Changes for the Bond Market

by: Bryan Perry

Following a huge sell-off in the U.S. bond market that coincided with the sharp rally in cyclical stocks, when the dust settled as of last Friday’s close, the yield on the benchmark 10-year Treasury had risen to 2.29% after briefly tagging the 2.45% level. All manner of dividend stocks tied to defensive sectors have come under severe selling pressure as trigger-happy traders and fund managers pushed their defensive dividend stocks in a wave of selling that resembled the classic Rep. Paul Ryan TV commercial involving pushing an old retiree over a cliff.

U.S. Treasuries took their cue from the economic calendar and it was all downhill for bond prices thereafter. Durable goods orders jumped by 4.8% month over month in October (versus consensus estimates of 1.1%). Existing home sales were stronger, rising to 5.60 million in October from 5.49 million in September (versus consensus expectations of 5.40 million). Topping the headlines was the Atlanta Fed’s GDPNow model forecast, now at 3.6% for Q4 U.S. real gross domestic product (GDP) growth. The U.S. economic recovery looks to be gathering speed from the sluggish pace that prevailed for most of 2016. That said, interest rate markets have priced in a lot more growth and inflation in just three weeks’ time and the Fed’s work of raising interest rates to stem inflation and rising GDP is all but done.

While stronger current U.S. economic data has been supporting Treasury yields, the size and composition of any fiscal stimulus in 2017 remain big unknowns. The Republican-controlled White House and Congress are expected to enact some combination of tax cuts and infrastructure spending next year. The larger the package and the more oriented toward infrastructure it is, the more it should push nominal interest rates higher. The pronounced move in Treasury yields has priced in a good portion of future expectations as to where the move looks overdone, with many blown-out dividend growth stocks that have strong organic growth in earnings and dividend payouts now trading at hugely attractive entry points. It’s as if a Richter-scale-7.5 earthquake rippled through the many income-paying sectors all at once, taking down several terrific growth and income stocks and providing a multi-year opportunity for income investors to pounce on.

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With that said, some very high profile market gurus, namely DoubleLine’s Jeff Gundlach and legendary value hedge fund manager Stanley Druckenmiller, are predicting U.S. GDP to rise to 6.0% by 2019, which would take the 10-year T-Note yield above 3.0% well before that time in anticipation of further Fed tightening. It’s just an incredible turn of events that investors are having to rapidly adjust to in an almost overnight fashion that is very unsettling for those holding tight to their long-dated bond holdings. The only solace is that all bonds mature at par, and that’s the new course for those that failed to sell.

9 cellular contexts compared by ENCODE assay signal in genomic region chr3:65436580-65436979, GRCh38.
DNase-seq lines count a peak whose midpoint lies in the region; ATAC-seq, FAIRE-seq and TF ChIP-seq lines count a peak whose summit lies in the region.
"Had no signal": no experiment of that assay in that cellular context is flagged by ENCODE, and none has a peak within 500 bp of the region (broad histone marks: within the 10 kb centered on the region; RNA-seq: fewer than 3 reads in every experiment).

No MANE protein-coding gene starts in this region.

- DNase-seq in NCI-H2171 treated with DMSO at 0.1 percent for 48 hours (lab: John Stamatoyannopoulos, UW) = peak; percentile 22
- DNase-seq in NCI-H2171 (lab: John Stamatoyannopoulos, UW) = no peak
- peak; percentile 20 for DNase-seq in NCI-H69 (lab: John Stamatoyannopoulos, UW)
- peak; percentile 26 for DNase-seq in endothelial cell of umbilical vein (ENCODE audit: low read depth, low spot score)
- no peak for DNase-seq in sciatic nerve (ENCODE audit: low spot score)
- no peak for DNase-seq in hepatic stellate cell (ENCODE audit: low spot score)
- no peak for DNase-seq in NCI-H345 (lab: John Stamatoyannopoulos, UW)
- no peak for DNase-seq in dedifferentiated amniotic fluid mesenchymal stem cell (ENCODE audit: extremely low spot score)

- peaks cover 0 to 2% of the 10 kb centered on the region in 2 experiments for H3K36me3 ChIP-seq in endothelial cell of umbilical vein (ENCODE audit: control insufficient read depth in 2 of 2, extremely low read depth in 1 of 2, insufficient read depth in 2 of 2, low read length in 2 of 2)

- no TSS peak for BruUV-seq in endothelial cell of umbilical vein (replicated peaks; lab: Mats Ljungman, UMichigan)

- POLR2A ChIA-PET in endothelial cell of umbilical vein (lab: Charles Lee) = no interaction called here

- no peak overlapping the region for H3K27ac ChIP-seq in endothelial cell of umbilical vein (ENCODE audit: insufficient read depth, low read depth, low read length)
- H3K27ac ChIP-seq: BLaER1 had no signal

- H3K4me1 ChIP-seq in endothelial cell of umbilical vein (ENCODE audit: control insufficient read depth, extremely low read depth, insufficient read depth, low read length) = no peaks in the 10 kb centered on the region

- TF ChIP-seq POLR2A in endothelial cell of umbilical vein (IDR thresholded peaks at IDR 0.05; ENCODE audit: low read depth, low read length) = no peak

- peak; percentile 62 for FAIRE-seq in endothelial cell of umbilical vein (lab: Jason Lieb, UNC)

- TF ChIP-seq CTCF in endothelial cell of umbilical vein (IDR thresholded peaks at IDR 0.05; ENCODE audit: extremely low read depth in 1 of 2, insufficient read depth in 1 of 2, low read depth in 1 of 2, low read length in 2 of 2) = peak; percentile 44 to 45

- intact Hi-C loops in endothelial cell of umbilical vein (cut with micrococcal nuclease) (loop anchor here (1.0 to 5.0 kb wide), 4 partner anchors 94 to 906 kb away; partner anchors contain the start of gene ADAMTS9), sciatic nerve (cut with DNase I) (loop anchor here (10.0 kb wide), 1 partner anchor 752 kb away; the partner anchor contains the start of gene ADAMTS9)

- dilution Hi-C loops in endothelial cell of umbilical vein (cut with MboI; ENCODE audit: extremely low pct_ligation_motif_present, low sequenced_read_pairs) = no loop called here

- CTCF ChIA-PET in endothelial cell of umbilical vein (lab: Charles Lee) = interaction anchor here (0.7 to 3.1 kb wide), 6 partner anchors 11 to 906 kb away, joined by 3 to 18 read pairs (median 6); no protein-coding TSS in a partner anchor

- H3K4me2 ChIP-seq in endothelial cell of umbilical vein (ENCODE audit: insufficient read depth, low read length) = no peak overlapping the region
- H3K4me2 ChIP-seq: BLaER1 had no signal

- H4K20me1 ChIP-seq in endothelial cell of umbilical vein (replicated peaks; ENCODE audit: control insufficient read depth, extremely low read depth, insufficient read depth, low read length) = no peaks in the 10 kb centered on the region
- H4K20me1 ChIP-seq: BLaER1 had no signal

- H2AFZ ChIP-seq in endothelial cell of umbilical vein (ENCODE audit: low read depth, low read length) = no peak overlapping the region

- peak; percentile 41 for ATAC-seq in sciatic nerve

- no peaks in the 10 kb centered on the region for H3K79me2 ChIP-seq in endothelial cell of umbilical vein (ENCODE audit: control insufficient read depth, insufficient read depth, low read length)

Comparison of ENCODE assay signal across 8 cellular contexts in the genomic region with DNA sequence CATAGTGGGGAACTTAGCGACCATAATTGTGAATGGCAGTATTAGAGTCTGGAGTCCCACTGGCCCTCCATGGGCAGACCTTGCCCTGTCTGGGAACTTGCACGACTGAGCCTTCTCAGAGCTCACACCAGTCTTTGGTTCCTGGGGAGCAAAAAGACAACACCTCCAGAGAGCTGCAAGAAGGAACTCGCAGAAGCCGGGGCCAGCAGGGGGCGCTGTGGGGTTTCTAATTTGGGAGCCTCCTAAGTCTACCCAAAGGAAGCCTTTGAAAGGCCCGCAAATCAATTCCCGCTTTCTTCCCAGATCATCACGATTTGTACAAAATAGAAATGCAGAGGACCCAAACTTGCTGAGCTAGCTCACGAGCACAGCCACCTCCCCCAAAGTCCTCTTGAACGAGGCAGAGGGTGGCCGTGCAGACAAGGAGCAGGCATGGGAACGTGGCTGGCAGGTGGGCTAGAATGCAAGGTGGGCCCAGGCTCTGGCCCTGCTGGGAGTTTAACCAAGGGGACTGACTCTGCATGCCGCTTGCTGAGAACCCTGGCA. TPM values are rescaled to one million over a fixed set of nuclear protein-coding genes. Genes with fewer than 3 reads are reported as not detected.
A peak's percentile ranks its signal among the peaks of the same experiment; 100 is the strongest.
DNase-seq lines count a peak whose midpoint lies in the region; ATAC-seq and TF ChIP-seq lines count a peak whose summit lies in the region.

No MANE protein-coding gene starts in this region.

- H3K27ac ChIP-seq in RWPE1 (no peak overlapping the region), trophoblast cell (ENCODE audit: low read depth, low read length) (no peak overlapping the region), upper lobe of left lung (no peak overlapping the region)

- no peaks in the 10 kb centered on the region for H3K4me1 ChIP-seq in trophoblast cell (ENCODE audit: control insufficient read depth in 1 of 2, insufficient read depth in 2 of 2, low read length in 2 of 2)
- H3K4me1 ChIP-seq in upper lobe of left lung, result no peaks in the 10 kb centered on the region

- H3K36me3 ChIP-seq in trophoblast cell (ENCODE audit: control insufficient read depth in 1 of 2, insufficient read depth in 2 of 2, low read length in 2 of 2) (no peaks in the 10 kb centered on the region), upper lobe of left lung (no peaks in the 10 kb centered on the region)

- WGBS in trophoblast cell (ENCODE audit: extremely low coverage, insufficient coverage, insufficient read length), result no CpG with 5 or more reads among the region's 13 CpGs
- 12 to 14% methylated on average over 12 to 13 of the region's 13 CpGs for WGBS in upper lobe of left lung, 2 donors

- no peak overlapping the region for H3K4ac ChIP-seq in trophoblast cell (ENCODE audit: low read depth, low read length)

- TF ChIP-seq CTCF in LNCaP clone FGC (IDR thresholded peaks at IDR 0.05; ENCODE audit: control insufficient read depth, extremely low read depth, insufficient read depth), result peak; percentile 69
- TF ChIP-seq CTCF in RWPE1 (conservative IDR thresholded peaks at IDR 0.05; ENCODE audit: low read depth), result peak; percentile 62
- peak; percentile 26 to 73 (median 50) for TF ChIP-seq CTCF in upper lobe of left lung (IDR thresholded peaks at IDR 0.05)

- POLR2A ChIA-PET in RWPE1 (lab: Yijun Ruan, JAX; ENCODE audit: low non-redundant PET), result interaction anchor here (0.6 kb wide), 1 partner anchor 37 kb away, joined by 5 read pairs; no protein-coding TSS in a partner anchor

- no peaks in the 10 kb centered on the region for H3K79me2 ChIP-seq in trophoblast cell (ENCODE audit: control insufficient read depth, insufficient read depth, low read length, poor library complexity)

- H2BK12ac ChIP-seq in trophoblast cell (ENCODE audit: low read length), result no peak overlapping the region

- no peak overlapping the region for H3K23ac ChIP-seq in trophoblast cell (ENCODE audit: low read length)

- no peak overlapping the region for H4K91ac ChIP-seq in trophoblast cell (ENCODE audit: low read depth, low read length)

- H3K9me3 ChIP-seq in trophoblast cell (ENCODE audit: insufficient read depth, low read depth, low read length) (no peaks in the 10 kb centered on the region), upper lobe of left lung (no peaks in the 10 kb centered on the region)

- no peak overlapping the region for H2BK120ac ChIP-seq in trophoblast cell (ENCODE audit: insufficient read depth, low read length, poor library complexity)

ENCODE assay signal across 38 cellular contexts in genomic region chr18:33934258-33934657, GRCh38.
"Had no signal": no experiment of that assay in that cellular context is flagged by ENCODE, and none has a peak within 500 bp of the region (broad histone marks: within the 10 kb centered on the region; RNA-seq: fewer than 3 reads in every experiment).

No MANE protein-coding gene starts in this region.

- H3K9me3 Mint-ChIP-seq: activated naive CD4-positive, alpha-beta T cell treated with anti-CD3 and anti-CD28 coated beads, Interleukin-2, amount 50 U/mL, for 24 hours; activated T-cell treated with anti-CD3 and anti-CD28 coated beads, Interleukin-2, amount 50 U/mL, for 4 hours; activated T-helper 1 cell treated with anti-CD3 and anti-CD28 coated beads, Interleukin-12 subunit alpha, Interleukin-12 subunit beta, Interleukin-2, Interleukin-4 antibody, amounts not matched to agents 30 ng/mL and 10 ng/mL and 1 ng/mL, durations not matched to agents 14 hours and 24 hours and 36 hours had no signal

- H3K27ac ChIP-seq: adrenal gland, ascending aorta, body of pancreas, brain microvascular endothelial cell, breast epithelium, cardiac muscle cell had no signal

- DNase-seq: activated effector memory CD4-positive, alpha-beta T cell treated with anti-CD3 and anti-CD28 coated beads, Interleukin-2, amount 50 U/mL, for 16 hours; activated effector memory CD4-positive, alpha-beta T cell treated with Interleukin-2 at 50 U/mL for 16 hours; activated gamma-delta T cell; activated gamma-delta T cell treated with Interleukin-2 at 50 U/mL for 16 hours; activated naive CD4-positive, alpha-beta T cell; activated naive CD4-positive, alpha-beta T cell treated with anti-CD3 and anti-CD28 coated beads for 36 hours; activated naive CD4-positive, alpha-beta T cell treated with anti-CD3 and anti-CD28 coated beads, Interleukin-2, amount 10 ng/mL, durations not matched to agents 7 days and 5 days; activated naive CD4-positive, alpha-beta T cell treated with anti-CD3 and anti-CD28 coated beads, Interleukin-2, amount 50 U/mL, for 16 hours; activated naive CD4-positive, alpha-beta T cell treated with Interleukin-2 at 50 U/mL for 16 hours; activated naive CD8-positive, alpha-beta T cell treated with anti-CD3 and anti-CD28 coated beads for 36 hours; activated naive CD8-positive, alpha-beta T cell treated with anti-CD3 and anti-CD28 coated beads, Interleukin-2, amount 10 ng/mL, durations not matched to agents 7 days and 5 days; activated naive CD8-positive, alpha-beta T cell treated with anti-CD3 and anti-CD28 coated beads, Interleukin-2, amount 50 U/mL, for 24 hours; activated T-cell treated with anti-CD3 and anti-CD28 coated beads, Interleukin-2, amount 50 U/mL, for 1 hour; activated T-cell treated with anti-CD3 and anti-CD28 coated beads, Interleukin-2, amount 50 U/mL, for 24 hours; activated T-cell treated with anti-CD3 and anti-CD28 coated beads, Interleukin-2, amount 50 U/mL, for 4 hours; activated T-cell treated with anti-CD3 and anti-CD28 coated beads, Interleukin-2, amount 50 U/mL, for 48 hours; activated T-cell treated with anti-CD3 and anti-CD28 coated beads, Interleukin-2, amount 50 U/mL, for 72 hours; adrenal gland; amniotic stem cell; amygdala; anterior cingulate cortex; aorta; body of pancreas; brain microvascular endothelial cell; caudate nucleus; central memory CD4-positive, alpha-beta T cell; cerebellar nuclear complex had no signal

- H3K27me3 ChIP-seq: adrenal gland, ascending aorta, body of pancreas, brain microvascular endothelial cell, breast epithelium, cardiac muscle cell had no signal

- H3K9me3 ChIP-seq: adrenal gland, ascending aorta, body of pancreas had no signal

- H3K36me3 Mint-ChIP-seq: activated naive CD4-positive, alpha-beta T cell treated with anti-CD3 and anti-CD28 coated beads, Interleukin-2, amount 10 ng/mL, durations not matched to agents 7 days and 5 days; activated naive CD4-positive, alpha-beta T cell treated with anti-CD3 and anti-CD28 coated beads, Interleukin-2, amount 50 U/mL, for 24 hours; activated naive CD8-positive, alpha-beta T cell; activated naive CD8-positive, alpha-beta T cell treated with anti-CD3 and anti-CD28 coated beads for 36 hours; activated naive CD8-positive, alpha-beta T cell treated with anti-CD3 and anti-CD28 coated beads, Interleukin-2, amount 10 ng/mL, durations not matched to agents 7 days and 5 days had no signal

If the chorus of respected Wall Street mavens gets louder on the topic of hotter economic growth going forward, then by all means, these seemingly terrific entry points for the dividend payers are only going to get more terrific. It’s just too early to tell, and because of that, it would be wise to stand aside and see just how high the market wants to take interest rates heading into the year’s end before attempting to bottom-fish too heavily. We’re in the kind of market where more than one shoe could drop for bond investors if the data keeps improving at a better-than-expected pace. Taking partial positions in great dividend stocks is highly recommended, as is dollar-cost averaging as the market permits.

If bonds are the security class of choice, then the ultimate sweet spot on the yield curve are the five- to seven-year maturities. History is strongly on the side of owning maturities in this time frame when rates are on the rise and, as the bond market crushes everything with a longer maturity than seven years, the real hidden opportunity will be for investors to buy into the junk-bond space through closed-end funds that have durations that don’t go out beyond 2022. As the economy strengthens, this debt class gains more balance sheet credibility, and because maturities are reasonably visible, the investment proposition becomes very compelling.

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hyg

The chart above is that of the iShares iBoxx $ High Yield Corporate Bond ETF (HYG), which investors interested in this trade should monitor closely. You can read more about this forthcoming scenario in Cash Machine as well as how to position for what should be one of the best buys of 2017 in the making.

In case you missed it, I encourage you to read my e-letter article from last week on the tremendous shift in asset allocations in the market.

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MARK SKOUSEN, PH.D. is a financial advisor, professional economist, university professor, and author of more than 20 books.

For the past 30+ years, Dr. Skousen has been the editor of the award-winning newsletter Forecasts & Strategies. He is also the Chairman of the

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